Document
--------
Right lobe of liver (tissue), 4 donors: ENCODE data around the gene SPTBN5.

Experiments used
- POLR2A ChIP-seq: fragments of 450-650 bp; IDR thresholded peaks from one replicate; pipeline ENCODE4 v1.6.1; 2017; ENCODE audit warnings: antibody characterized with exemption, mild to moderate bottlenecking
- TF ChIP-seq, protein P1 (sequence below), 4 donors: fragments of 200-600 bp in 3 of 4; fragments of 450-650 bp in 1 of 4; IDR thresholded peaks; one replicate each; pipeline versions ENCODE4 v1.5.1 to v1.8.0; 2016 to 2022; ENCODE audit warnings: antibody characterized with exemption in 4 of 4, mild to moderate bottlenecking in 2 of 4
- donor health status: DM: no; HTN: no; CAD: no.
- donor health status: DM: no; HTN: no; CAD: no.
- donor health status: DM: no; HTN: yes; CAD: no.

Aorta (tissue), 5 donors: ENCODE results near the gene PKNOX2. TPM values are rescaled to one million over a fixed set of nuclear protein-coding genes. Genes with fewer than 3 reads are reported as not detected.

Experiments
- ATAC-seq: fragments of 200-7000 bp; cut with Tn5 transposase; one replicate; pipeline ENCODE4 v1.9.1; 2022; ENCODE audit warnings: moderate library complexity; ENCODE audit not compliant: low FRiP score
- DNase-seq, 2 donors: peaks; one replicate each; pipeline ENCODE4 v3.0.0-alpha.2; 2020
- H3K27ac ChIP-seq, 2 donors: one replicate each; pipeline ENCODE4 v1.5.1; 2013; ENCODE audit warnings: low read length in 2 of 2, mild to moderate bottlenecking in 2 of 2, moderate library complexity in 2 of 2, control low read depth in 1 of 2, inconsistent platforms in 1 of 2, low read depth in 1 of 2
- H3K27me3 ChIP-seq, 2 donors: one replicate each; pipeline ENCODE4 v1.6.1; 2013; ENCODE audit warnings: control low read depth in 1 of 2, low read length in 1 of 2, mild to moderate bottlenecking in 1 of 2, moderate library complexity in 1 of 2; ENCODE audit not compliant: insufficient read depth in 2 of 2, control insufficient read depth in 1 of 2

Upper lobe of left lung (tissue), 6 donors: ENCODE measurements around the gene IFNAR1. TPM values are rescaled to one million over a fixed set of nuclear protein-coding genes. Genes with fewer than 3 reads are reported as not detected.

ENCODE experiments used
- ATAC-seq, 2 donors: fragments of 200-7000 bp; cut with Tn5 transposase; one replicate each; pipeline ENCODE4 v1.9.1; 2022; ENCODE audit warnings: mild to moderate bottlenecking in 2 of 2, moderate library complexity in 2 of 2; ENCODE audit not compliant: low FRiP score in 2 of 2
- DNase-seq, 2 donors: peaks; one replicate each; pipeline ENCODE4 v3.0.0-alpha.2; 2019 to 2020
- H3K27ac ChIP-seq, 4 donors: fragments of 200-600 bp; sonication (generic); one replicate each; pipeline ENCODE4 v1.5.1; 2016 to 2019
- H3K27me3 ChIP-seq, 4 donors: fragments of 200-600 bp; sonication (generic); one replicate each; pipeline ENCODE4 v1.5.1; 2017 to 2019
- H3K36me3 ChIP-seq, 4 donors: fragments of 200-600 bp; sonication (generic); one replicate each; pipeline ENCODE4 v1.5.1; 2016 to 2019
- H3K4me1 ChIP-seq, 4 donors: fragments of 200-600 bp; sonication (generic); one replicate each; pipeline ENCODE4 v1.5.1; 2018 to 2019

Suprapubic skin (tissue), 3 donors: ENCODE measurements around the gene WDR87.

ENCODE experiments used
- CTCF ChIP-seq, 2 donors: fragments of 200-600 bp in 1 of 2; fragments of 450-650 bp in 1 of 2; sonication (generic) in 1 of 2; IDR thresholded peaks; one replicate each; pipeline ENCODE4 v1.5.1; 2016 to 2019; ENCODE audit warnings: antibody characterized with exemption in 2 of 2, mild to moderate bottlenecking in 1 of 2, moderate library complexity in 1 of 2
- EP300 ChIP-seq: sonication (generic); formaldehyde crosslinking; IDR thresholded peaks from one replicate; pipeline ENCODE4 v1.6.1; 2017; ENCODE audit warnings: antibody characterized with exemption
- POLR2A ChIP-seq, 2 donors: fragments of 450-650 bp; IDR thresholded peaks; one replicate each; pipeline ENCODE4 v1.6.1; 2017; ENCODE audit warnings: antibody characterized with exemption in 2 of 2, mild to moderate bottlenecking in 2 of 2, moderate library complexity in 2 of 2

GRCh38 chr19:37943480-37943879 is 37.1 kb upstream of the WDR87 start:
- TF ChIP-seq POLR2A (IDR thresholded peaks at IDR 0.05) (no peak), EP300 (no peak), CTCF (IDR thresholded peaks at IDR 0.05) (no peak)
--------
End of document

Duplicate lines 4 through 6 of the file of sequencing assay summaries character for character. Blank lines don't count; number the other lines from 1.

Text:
- TF ChIP-seq, protein P1 (sequence below), 4 donors: fragments of 200-600 bp in 3 of 4; fragments of 450-650 bp in 1 of 4; IDR thresholded peaks; one replicate each; pipeline versions ENCODE4 v1.5.1 to v1.8.0; 2016 to 2022; ENCODE audit warnings: antibody characterized with exemption in 4 of 4, mild to moderate bottlenecking in 2 of 4
- donor health status: DM: no; HTN: no; CAD: no.
- donor health status: DM: no; HTN: no; CAD: no.